- Salmon Oil (fish body oil): 2 grams twice a day (total 4 grams, which is 1 gram per 10 lbs of body weight), given with meals. Provides omega-3 fatty acids that have been shown to help with kidney disease.
- B-50 Complex: 1 capsule once a day, with breakfast (should probably give twice a day, as B vitamins are water soluble and get peed out).
- Vitamin E: 200 IU once a day, with breakfast.
- Berte's Green Blend: 1/4 tsp once a day, with breakfast (for trace minerals)
- Probiotic Powder: 1/2 tsp sprinkled on breakfast, she likes it (this is because she was on antibiotics). I later started giving her probiotic capsules that include FOS and Bifidum at bedtime, there is a possibility that these beneficial bacteria help absorb nitrogen from the digestive tract and can help lower BUN. You can get these at any health food store.
- L-Glutamine: 500mg once a day away from meals. May help with intestinal inflammation, muscle wasting (from pred). Only given when also giving prednisone (for bronchitis).
- Calcium -- need to supplement with calcium to help bind the phosphorus both breakfast and dinner (1/2 tsp ground eggshell or 1,000 mg plain calcium per pound of food). Note that Nattie's blood calcium levels are normal; if they were high, I would need to use an aluminum-based phosphorus binder instead, though I would still want to add some calcium to her diet to ensure her needs were met.
- Started giving 500 mg Vitamin C, since she is doing so much better about taking pills.
- Not giving but might want to add: Garlic, ACV.
- CoQ10: started giving 15 mg three times a day (or 30 mg twice a day), see Coenzyme Q10 for more info.
Based on the above, Nattie is now getting an average of 630 mg phosphorus daily, or 31.5 mg/kg. Low phosphorus is defined as 15-40 mg/kg. High phosphorus is 60-80 mg/kg.
She is also getting an average of 44.4 grams of protein daily, or 2.2 g/kg. Low protein is defined as 2.0 - 2.2 g/kg. Even though this is not my goal, it has naturally reduced by reducing phosphorus and increasing fat.
Nattie is sometimes incontinent at night now, particularly when she gets fluids, but I have a number of Changing Table Pads that I put under her bedding so the urine does not soak thru, and I just wash those and the bedding in the morning as needed. See Incontinence Aids for more help dealing with this problem. I've also found that making sure she goes out last thing before bed, and letting her out once in the middle of the night on the days that she gets sub-q fluids, has greatly reduced the incidence of incontinence.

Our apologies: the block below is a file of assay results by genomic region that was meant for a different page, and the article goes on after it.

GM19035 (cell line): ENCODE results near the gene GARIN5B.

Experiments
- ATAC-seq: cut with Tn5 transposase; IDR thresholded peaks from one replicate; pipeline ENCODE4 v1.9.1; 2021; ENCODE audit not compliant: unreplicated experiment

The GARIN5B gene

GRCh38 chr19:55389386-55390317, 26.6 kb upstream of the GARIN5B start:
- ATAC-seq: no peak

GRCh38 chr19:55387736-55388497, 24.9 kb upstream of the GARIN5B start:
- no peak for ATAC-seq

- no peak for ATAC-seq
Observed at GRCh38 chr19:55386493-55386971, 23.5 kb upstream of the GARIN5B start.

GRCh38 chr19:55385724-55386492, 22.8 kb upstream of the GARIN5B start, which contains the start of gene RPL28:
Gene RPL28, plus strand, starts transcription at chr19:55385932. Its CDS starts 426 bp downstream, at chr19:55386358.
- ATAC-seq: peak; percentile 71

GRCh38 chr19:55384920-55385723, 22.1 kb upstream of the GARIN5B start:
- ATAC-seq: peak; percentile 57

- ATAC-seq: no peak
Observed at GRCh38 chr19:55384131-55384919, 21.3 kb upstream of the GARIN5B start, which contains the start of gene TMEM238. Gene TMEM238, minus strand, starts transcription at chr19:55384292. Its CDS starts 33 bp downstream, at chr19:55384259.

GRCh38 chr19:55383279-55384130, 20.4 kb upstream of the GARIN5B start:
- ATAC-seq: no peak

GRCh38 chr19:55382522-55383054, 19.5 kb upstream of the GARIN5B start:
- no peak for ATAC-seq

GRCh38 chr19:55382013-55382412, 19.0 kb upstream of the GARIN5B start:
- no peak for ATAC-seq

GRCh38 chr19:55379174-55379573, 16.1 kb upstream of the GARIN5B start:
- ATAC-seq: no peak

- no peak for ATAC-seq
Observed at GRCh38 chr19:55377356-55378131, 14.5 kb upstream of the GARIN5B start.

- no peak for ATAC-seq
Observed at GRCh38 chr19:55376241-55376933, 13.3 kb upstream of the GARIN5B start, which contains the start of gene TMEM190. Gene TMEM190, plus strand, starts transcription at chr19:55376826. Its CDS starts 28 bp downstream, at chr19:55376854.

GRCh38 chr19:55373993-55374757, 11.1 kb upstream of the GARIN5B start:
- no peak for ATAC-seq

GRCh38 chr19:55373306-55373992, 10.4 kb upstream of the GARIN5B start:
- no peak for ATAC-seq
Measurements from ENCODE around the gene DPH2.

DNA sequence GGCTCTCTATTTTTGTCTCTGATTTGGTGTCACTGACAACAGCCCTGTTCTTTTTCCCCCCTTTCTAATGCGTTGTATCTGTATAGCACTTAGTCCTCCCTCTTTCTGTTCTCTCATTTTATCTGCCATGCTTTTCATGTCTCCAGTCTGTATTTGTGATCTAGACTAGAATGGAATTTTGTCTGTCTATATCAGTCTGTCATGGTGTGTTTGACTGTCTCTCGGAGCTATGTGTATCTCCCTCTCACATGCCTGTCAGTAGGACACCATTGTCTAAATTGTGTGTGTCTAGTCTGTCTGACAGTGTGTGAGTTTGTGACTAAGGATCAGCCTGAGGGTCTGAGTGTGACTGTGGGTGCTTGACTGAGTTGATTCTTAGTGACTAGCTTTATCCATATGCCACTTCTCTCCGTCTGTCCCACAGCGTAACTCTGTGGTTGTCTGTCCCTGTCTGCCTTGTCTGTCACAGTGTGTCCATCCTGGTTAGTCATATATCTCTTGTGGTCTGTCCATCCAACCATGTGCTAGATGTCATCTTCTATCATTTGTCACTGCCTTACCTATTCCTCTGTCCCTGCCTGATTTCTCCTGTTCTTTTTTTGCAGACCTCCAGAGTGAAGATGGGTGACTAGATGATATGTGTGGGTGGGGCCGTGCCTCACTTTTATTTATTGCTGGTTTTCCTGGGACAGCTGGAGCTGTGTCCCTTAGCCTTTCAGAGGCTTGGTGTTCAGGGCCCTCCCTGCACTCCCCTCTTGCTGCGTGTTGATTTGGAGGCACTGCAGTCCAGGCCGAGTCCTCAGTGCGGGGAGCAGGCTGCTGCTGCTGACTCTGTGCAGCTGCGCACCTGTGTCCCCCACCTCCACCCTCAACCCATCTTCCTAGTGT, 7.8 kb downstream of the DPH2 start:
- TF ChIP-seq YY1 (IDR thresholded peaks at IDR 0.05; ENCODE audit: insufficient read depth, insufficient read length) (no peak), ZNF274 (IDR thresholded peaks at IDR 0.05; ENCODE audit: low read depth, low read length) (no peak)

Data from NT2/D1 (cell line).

UPDATE 2: Five months after Nattie's initial diagnosis and the diet changes outlined above, Nattie's kidney values have all improved. Her Creatinine is down to 2.0, her BUN is 44, her Phosphorus, while it has always stayed in the normal range, has dropped from a high of 5.0 down to 3.7. Although she gets fluids twice a week, I was careful to do the blood test as far away from the fluids as possible (on day 4), so that they would not influence the results. She feels good, is eating well (though I still have to prepare her food the way she likes it), and is no longer incontinent. She has gained back the weight she lost and then some, and her energy level is very good. She will be 15 in two more months. Since her kidney values had all been worsening for some months prior to these changes, I firmly believe that the diet modifications I made, lowering phosphorus but continuing to feed a lot of very high quality protein, have been beneficial.
UPDATE 3: It has now been 8 months since Nattie's initial diagnosis, and her kidney values continue to improve. Her Creatinine is down to 1.7, her BUN is 56 (slightly higher, possibly because she ate breakfast an hour before the blood was drawn), all other numbers remain in the normal range. She was off sub-q fluids for awhile, but I have had to put her on prednisone for a separate problem (chronic bronchitis), so we have resumed giving fluids -- because the higher amount seemed to make her cough more, she is now getting 500 ml three times a week (rather than 800 ml twice a week). She feels good, is eating well (though I still have to prepare her food the way she likes it), and is no longer incontinent. Her weight is normal, and her energy level is very good. She turned 15 last month. I continue with her supplements and am just starting to give CoQ10 (see Coenzyme Q10 for more info).
UPDATE 4: It has now been 11 months since Nattie's initial diagnosis, and her kidney values are still improving. Her Creatinine is down to 1.4 (which is actually in the normal range), her BUN is 44, all other numbers remain in the normal range. She continues to get 500 ml sub-q fluids three times a week because she is on prednisone (for her bronchitis). She feels good, and is eating well (though we had a problem last month due to either gastritis from something she got into, or a drug reaction to an antihistamine I was trying for her bronchitis, but she returned to normal fairly quickly, and I just fed her what she would eat in the interim -- I also discovered that she likes goat's milk yogurt, while she won't touch the regular kind any more). She is occasionally incontinent, only if I don't remind her to go out one last time before bedtime (I also usually take her out once in the middle of the night when she gets fluids). Her weight is normal, and her energy level remains good, we continue to walk an hour every day. She is now 15 years 4 months. I continue with the same supplements and medications (prednisone and pepcid).